West Yost developed a dynamic hydraulic model for the City of Corvallis’ water distribution system. The new model incorporates GIS, geocodes customer billing data to allocate water demand, and was calibrated using an innovative and highly effective tracer analysis.
The dynamic water model was used to optimize water system operations, refine water quality monitoring programs, and will guide future water system expansions and development. West Yost also provided City staff with “hands-on” training and technical support in the use of the dynamic hydraulic model.
A particularly innovative approach used on this project was the use of tracer analysis to help calibrate the model for future water age analysis, ultimately to assist in the confirmation of the City’s existing water quality monitoring sites for future IDSE requirements.Since the City of Corvallis flouridates their water, West Yost had the opportunity to perform a tracer analysis study of fluoride to dynamically calibrate the movement of water through the distribution system for the purposes of water age analyses and conservative water quality substance transport assessments.
The fluoride tracer analysis also assisted in identifying closed valves and incorrect pipeline diameters in the hydraulic model database. Our approach was to curtail the addition of fluoride to the treated water for a period of approximately seven days in advance of the tracer analysis work so lingering concentrations of fluoride were cleared from the distribution system. Fluoride concentration measurements were then taken every two hours at 28 sample stations over a 72-hour period. West Yost staff evaluated the field data, and adjusted the hydraulic model as necessary to replicate the field observations.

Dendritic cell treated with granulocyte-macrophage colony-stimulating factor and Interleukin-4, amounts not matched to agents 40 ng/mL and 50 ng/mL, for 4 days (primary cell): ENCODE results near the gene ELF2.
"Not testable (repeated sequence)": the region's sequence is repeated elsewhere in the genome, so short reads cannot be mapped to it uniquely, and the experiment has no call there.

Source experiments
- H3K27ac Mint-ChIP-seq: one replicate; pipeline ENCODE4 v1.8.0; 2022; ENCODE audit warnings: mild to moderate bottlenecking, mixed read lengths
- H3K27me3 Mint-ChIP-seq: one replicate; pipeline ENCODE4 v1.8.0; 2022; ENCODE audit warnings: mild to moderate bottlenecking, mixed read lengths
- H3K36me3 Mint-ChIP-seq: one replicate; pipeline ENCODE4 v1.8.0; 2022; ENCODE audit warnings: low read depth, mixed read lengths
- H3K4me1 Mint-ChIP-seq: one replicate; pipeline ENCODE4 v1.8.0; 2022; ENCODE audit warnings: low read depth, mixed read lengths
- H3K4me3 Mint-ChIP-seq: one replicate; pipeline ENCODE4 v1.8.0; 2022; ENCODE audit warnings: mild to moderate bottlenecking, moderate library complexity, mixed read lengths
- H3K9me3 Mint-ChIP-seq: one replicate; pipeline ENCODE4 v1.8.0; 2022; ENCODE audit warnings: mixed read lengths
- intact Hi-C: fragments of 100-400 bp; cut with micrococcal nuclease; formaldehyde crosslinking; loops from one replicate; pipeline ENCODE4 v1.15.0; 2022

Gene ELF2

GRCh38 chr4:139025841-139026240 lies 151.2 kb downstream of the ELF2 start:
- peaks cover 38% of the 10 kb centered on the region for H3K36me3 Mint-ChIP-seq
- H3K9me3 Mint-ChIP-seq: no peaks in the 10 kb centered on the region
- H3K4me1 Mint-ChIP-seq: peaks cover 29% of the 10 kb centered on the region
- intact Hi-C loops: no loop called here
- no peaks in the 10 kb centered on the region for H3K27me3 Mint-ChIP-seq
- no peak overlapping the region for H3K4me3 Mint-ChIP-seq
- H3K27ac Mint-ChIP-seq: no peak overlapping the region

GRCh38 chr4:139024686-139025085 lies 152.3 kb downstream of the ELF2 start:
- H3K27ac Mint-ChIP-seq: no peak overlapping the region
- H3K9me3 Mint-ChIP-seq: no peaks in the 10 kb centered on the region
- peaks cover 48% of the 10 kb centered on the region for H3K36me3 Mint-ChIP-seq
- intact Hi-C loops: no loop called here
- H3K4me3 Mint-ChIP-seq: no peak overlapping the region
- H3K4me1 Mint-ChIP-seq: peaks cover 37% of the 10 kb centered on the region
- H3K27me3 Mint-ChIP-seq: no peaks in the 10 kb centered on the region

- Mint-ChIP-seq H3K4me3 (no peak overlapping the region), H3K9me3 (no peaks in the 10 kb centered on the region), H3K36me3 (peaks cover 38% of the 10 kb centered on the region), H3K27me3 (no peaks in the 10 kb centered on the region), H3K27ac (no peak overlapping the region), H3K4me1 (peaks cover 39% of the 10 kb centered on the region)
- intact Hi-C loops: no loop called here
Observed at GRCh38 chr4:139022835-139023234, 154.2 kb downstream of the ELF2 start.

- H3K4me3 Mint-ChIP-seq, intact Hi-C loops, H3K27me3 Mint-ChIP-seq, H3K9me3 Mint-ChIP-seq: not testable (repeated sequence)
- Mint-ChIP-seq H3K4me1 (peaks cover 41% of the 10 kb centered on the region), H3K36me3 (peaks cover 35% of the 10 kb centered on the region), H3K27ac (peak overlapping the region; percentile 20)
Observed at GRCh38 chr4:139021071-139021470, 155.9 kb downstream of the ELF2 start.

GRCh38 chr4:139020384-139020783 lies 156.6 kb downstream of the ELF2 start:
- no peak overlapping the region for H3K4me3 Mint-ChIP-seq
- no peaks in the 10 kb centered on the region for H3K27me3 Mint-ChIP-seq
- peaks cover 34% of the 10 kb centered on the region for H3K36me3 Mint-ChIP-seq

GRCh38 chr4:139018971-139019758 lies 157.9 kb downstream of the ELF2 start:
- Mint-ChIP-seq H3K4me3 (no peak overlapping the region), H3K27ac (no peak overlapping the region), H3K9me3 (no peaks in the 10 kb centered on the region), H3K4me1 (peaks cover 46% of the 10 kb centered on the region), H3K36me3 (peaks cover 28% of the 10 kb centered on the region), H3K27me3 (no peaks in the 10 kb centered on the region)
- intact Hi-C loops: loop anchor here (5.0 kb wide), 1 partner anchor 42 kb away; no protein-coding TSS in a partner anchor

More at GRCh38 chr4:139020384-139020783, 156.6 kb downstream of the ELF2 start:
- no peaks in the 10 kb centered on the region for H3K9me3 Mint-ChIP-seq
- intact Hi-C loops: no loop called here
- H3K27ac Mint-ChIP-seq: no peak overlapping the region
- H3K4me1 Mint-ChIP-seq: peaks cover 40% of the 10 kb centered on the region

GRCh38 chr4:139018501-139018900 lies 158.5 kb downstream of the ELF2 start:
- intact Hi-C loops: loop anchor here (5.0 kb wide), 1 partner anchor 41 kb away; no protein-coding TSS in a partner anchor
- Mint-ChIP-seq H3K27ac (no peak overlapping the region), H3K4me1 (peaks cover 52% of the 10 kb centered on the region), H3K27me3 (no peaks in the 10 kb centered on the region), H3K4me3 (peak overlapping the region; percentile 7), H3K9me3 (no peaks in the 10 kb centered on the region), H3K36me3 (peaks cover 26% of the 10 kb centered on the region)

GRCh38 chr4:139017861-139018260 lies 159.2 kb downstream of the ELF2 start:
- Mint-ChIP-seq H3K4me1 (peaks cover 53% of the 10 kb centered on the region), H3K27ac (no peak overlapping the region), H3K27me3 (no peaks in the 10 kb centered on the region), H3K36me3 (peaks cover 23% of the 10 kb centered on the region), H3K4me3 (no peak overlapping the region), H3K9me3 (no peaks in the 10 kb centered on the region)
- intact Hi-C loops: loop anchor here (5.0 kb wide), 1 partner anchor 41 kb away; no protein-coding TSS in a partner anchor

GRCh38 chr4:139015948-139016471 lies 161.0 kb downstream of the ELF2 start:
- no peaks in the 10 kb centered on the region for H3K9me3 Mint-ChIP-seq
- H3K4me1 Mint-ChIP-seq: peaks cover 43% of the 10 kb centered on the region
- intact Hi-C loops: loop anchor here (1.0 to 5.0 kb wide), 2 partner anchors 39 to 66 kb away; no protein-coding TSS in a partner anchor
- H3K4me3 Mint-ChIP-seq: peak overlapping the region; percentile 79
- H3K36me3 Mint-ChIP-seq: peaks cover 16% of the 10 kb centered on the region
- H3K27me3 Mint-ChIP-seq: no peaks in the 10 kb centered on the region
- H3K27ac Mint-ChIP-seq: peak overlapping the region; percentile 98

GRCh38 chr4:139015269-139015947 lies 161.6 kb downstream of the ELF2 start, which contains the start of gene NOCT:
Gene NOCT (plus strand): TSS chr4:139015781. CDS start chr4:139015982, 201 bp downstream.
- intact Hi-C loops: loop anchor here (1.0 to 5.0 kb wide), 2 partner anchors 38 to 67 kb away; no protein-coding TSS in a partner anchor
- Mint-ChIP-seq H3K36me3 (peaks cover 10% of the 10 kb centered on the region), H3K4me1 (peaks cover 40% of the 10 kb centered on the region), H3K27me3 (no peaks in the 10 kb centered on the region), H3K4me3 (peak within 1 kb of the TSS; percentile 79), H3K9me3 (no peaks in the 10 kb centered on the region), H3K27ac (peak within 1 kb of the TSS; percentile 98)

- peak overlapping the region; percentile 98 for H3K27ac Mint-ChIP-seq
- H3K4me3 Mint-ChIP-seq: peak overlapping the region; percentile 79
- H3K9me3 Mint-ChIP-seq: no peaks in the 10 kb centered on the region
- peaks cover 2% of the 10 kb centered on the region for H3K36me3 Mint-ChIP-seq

The key to success for this project was the use of available hydraulic modeling technology in developing and calibrating the City’s hydraulic model, which provided the City with a sophisticated tool at a practical price. Our approach became the testing ground for the majority of hydraulic network development tools available with today’s software programs.
The new model has become an indispensable tool for the City in ongoing system operations, water quality management, and the City’s planning efforts for expansion. We look forward to continuing to use this dynamic tool in our future decision making, planning, and operational processes